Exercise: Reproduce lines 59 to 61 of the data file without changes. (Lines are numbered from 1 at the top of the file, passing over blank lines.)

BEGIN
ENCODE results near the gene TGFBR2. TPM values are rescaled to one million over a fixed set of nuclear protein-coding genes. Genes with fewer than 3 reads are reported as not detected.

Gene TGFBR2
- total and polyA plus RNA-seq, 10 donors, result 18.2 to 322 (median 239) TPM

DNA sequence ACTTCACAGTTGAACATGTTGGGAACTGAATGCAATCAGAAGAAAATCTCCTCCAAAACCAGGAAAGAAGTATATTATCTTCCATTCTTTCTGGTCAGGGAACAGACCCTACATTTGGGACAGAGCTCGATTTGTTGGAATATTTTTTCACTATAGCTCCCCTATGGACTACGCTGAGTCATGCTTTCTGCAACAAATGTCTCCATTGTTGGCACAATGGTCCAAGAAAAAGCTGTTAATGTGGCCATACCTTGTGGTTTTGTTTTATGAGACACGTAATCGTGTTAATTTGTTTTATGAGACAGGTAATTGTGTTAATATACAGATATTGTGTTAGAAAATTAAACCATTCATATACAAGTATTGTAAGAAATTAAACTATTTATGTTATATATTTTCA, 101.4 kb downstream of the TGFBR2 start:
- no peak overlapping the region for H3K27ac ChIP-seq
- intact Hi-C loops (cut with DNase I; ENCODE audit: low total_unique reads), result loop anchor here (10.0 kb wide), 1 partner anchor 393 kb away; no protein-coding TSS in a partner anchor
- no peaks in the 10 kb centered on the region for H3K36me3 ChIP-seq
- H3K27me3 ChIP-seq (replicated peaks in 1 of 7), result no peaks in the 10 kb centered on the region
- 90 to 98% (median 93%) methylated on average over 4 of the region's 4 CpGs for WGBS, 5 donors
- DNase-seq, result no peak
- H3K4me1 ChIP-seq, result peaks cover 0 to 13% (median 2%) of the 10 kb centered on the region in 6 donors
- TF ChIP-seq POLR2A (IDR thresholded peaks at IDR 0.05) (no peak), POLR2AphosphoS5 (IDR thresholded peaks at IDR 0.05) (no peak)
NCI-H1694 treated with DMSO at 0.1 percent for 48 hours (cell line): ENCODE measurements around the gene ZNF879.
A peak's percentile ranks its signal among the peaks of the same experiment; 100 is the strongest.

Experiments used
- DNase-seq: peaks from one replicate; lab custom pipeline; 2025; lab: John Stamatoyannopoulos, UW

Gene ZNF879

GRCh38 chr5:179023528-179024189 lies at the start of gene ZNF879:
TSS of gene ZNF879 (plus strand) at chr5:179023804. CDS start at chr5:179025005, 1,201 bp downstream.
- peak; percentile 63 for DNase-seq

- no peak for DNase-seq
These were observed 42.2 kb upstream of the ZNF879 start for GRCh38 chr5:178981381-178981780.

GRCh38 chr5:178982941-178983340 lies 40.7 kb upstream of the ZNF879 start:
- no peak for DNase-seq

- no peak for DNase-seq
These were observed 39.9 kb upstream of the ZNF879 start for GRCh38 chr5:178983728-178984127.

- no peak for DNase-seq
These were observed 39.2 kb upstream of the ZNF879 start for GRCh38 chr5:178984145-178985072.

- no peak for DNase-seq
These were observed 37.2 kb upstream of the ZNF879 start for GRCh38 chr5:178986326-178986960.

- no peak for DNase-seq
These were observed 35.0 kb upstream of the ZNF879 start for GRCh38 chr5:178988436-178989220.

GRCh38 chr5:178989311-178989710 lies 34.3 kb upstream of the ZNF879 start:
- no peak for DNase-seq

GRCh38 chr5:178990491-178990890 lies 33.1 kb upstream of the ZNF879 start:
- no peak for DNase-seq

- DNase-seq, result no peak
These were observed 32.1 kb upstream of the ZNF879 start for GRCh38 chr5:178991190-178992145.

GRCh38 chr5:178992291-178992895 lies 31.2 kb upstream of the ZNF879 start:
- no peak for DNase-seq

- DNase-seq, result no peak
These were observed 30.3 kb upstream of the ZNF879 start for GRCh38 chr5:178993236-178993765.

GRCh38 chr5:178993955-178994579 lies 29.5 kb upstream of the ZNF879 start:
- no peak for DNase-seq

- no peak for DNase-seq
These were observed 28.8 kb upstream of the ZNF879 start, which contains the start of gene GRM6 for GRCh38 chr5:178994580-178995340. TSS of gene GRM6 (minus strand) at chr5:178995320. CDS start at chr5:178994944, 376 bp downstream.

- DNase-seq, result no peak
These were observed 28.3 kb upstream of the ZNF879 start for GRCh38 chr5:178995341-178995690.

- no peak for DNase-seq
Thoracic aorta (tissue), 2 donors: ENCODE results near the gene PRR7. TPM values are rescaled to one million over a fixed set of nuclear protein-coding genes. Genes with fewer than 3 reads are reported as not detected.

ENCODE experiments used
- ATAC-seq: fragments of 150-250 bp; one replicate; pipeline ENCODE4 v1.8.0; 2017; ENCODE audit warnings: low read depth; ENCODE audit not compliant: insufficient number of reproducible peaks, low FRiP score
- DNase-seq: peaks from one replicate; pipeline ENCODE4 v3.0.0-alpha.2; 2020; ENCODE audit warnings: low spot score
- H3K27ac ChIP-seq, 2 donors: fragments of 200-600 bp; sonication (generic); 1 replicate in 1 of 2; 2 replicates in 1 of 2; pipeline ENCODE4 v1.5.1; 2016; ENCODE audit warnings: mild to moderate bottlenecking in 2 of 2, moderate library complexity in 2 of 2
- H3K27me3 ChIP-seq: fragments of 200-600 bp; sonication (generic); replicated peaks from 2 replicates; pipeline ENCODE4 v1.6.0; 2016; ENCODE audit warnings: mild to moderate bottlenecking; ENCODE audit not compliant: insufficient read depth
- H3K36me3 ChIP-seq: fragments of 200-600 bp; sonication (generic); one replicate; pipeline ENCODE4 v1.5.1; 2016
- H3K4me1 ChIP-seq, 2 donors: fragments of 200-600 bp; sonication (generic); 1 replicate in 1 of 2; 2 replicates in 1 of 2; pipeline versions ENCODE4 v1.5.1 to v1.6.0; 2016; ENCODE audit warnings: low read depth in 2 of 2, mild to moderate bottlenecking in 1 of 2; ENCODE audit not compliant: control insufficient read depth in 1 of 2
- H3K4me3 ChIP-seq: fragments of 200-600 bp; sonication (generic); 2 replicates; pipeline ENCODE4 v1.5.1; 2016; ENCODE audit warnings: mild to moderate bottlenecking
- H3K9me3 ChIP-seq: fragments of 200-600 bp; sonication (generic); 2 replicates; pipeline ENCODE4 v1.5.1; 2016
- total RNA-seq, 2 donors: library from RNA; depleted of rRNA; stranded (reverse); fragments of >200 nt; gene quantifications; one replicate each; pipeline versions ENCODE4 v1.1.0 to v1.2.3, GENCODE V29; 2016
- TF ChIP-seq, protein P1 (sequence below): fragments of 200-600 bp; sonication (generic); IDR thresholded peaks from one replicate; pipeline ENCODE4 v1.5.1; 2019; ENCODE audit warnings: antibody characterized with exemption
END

- H3K9me3 ChIP-seq: fragments of 200-600 bp; sonication (generic); 2 replicates; pipeline ENCODE4 v1.5.1; 2016
- total RNA-seq, 2 donors: library from RNA; depleted of rRNA; stranded (reverse); fragments of >200 nt; gene quantifications; one replicate each; pipeline versions ENCODE4 v1.1.0 to v1.2.3, GENCODE V29; 2016
- TF ChIP-seq, protein P1 (sequence below): fragments of 200-600 bp; sonication (generic); IDR thresholded peaks from one replicate; pipeline ENCODE4 v1.5.1; 2019; ENCODE audit warnings: antibody characterized with exemption